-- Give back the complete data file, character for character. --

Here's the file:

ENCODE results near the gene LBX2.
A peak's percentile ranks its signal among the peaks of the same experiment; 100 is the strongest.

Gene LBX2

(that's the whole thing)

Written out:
ENCODE results near the gene LBX2.
A peak's percentile ranks its signal among the peaks of the same experiment; 100 is the strongest.

Gene LBX2